This is something I wrote for our ladies’ ministry booklet for this month, and I thought I’d share it here:
I Peter 3: 3-4 tells us that “the ornament of a meek and quiet spirit…is in the sight of God of great price,” and it is to be more of what we focus on adorning ourselves with than outward ornamentations of jewelry, nice clothes, etc.
I think we have some idea of what meekness is: we’ve all heard the definition of “strength under control,” the illustration of a tamed horse. Meekness isn’t “wimpiness” or a lack of spirit. It is perfectly illustrated by Christ, who was “meek and lowly in heart.”
But I want to focus today on a quiet spirit. Does that mean a quiet person, an introvert? No, I think God created many different kinds of personalities to minister to many different kinds of people. There are certainly times to be quiet of mouth or to rein in an exuberant spirit, but I don’t think that is primarily what this is talking about. Some segments of Christendom have developed this idea into almost mysticism, but I don’t think that’s what the word “quietness” means, either.
Checking some of the Greek words translated “quiet” reveals synonyms like “peaceful, tranquil, restful, undisturbed.”
Why would we need instruction to have a tranquil, undisturbed spirit? Because we can get so easily disquieted in spirit. The Hebrew word for that has a much longer definition: “to murmur, growl, roar, cry aloud, mourn, rage, sound, make noise, tumult, turbulent, be clamorous, be disquieted, be loud, be moved, be troubled, be in an uproar, be in a stir, in a commotion, boisterous, clamorous.” That covers a lot of territory. Ever felt any of that? I sure have. There are numerous examples in Scripture, from the discouraged Psalmist in Psalm 42 to the clamorous foolish woman in Proverbs 9:13 to the contentious and angry woman in Proverbs 21:19 (the wilderness was preferred above dwelling with her) to the “devout and honorable women” who were nonetheless “stirred up” to persecute and expel Paul and Barnabas in Acts 13:50.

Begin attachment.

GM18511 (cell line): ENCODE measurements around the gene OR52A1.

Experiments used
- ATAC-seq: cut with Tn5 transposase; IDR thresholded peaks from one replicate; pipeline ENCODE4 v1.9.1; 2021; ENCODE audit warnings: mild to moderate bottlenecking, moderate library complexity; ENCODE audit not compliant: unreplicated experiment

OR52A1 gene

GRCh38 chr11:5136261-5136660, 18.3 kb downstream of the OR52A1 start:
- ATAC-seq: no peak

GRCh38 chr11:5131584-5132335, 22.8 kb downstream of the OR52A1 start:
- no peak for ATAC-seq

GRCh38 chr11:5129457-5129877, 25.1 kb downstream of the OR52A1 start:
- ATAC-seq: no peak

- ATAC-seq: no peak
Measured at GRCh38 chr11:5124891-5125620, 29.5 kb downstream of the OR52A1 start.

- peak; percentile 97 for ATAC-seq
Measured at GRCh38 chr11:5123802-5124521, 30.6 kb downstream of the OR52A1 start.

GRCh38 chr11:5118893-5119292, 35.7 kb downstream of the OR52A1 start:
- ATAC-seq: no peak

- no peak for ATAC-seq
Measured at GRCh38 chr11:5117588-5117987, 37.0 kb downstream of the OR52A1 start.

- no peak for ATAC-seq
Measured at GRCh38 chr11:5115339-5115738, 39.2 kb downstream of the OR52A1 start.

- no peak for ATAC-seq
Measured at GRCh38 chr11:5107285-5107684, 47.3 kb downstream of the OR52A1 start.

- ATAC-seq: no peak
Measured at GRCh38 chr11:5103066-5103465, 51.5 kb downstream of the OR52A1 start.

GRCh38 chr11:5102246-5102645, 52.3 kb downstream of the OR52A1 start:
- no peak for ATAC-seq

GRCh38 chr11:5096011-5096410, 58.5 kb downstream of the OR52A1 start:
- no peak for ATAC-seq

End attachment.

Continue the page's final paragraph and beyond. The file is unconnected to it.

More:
Obviously, being disquieted in spirit can not only put us in a bad mood, it can negatively effect those in our lives, especially those whom God gave us to minister to.
So how do we cultivate a quiet spirit? I’m still working on it myself, and whole books have been written on the subject, but meditating on these and similar verses helps.
Psalm 131:2: “Surely I have behaved and quieted myself, as a child that is weaned of his mother: my soul is even as a weaned child” (when something beloved and comforting is taken away).
Psalm 1:33: “But whoso hearkeneth unto me shall dwell safely, and shall be quiet from fear of evil.” (Listening to God and His wisdom can quiet us from fear of evil.)
Proverbs 17:1: “Better is a dry morsel, and quietness therewith, than an house full of sacrifices with strife.”
Ecclesiastes 4:6: “Better is an handful with quietness, than both the hands full with travail and vexation of spirit.”
Isaiah 30:15 is one of my all-time favorite verses: “For thus saith the Lord GOD, the Holy One of Israel; In returning and rest shall ye be saved; in quietness and in confidence shall be your strength,” and sadly, the verse goes on to say, “and ye would not.” In whatever situation disquiets us, we need to rest in the Lord, confident that He has everything under control and has reasons for what He is allowing. To me that’s the essence of a quiet spirit — one that is resting in the Lord.
Isaiah 32:17: “And the work of righteousness shall be peace; and the effect of righteousness quietness and assurance for ever.”
Psalm 46:10: “Be still, and know that I am God: I will be exalted among the heathen, I will be exalted in the earth.”
Psalm 65:7: “Which stilleth the noise of the seas, the noise of their waves, and the tumult of the people.”
Matthew 11:28-29: “Come unto me, all ye that labour and are heavy laden, and I will give you rest. Take my yoke upon you, and learn of me; for I am meek and lowly in heart: and ye shall find rest unto your souls.”
Peter begins the passage about having a meek and quiet spirit with the word ”likewise.” The verses he is referring back to there are at the end of I Peter 2 dealing with how Christ suffered at the hands of others without guile, without reviling. In the midst of pain and mistreatment by those whom He loved, He “committed himself to him that judgeth righteously.”
Drop Thy still dews of quietness,
Till all our strivings cease;
Take from our souls the strain and stress,
And let our ordered lives confess
The beauty of Thy peace.
~ John Greenleaf Whittier